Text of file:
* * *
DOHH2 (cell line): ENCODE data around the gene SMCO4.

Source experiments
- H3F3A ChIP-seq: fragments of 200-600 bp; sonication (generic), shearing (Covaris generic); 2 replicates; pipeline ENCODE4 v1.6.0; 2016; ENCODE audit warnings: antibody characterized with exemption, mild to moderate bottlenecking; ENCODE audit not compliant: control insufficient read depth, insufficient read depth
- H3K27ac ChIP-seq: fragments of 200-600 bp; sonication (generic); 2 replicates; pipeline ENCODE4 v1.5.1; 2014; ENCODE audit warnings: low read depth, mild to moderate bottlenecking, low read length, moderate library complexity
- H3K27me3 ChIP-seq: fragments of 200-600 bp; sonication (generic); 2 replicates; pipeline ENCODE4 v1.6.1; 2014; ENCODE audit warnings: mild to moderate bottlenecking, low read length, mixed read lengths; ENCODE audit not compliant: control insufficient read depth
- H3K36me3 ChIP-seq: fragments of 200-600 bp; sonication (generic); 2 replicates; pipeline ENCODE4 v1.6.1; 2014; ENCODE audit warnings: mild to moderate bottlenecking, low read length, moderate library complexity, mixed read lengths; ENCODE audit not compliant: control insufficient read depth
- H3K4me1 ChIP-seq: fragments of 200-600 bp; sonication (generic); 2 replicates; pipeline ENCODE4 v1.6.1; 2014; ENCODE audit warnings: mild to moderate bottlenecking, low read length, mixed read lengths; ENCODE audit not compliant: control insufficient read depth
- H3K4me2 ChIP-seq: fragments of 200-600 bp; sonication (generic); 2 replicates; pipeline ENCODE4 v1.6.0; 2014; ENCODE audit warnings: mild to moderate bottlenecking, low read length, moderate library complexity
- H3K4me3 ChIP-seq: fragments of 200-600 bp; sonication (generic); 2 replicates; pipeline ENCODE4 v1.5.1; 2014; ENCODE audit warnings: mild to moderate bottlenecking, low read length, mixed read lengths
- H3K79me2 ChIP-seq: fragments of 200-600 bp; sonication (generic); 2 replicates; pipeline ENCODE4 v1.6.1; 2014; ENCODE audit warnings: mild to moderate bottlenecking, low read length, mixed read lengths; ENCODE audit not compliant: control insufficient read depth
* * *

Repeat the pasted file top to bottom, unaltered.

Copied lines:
DOHH2 (cell line): ENCODE data around the gene SMCO4.

Source experiments
- H3F3A ChIP-seq: fragments of 200-600 bp; sonication (generic), shearing (Covaris generic); 2 replicates; pipeline ENCODE4 v1.6.0; 2016; ENCODE audit warnings: antibody characterized with exemption, mild to moderate bottlenecking; ENCODE audit not compliant: control insufficient read depth, insufficient read depth
- H3K27ac ChIP-seq: fragments of 200-600 bp; sonication (generic); 2 replicates; pipeline ENCODE4 v1.5.1; 2014; ENCODE audit warnings: low read depth, mild to moderate bottlenecking, low read length, moderate library complexity
- H3K27me3 ChIP-seq: fragments of 200-600 bp; sonication (generic); 2 replicates; pipeline ENCODE4 v1.6.1; 2014; ENCODE audit warnings: mild to moderate bottlenecking, low read length, mixed read lengths; ENCODE audit not compliant: control insufficient read depth
- H3K36me3 ChIP-seq: fragments of 200-600 bp; sonication (generic); 2 replicates; pipeline ENCODE4 v1.6.1; 2014; ENCODE audit warnings: mild to moderate bottlenecking, low read length, moderate library complexity, mixed read lengths; ENCODE audit not compliant: control insufficient read depth
- H3K4me1 ChIP-seq: fragments of 200-600 bp; sonication (generic); 2 replicates; pipeline ENCODE4 v1.6.1; 2014; ENCODE audit warnings: mild to moderate bottlenecking, low read length, mixed read lengths; ENCODE audit not compliant: control insufficient read depth
- H3K4me2 ChIP-seq: fragments of 200-600 bp; sonication (generic); 2 replicates; pipeline ENCODE4 v1.6.0; 2014; ENCODE audit warnings: mild to moderate bottlenecking, low read length, moderate library complexity
- H3K4me3 ChIP-seq: fragments of 200-600 bp; sonication (generic); 2 replicates; pipeline ENCODE4 v1.5.1; 2014; ENCODE audit warnings: mild to moderate bottlenecking, low read length, mixed read lengths
- H3K79me2 ChIP-seq: fragments of 200-600 bp; sonication (generic); 2 replicates; pipeline ENCODE4 v1.6.1; 2014; ENCODE audit warnings: mild to moderate bottlenecking, low read length, mixed read lengths; ENCODE audit not compliant: control insufficient read depth